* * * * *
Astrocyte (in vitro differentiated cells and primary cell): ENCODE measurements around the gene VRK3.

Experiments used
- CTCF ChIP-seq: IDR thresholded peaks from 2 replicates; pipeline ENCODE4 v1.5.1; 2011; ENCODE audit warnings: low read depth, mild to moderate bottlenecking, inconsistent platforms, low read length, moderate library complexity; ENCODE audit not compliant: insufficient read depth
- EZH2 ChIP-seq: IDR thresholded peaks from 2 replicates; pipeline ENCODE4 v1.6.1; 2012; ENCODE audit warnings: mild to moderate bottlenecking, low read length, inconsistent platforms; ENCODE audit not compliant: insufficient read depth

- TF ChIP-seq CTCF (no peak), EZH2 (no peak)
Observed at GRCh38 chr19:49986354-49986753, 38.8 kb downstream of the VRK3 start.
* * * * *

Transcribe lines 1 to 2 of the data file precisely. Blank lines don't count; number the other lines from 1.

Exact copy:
Astrocyte (in vitro differentiated cells and primary cell): ENCODE measurements around the gene VRK3.

Experiments used